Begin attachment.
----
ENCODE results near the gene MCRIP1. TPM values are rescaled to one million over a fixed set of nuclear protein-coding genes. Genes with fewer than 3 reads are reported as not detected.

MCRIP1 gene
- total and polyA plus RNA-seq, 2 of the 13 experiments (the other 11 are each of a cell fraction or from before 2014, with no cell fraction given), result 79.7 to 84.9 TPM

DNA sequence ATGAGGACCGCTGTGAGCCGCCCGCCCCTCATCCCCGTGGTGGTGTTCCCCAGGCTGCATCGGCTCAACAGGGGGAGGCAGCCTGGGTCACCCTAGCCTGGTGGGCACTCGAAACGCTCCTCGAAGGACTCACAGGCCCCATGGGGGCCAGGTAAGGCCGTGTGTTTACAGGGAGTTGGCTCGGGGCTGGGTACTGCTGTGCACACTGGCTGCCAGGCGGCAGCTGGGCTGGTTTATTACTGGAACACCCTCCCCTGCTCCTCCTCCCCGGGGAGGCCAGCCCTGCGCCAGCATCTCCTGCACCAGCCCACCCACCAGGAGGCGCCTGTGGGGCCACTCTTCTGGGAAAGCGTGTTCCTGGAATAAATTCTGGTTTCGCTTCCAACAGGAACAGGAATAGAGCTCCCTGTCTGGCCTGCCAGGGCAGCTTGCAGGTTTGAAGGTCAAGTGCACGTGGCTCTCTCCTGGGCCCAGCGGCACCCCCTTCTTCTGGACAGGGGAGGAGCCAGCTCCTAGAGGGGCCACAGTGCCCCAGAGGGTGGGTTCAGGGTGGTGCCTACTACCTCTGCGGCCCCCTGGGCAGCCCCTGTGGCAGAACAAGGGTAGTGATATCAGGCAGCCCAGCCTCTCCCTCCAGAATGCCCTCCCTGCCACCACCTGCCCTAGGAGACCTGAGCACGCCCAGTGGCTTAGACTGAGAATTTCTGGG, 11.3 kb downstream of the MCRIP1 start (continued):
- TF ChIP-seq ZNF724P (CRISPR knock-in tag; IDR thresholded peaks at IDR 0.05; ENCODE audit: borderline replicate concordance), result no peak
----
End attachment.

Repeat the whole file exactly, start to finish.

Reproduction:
ENCODE results near the gene MCRIP1. TPM values are rescaled to one million over a fixed set of nuclear protein-coding genes. Genes with fewer than 3 reads are reported as not detected.

MCRIP1 gene
- total and polyA plus RNA-seq, 2 of the 13 experiments (the other 11 are each of a cell fraction or from before 2014, with no cell fraction given), result 79.7 to 84.9 TPM

DNA sequence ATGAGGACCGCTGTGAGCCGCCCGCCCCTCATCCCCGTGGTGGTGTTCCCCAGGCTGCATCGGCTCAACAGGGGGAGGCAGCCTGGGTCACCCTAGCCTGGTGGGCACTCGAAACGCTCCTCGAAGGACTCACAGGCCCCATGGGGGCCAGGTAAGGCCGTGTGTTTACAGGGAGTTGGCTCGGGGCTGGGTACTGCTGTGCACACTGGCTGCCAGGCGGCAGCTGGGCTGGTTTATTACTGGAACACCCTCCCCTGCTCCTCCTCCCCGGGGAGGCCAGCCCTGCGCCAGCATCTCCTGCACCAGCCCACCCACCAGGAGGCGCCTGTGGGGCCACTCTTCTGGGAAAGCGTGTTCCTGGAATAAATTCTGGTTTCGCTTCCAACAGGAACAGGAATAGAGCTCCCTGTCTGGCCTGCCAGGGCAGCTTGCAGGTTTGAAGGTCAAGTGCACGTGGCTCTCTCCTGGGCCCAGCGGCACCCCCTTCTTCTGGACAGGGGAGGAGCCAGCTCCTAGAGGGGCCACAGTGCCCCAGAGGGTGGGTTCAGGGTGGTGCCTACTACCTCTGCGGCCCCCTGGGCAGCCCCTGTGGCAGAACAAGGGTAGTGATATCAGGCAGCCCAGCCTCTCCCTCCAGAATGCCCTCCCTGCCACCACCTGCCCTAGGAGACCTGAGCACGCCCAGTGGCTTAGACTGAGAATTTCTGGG, 11.3 kb downstream of the MCRIP1 start (continued):
- TF ChIP-seq ZNF724P (CRISPR knock-in tag; IDR thresholded peaks at IDR 0.05; ENCODE audit: borderline replicate concordance), result no peak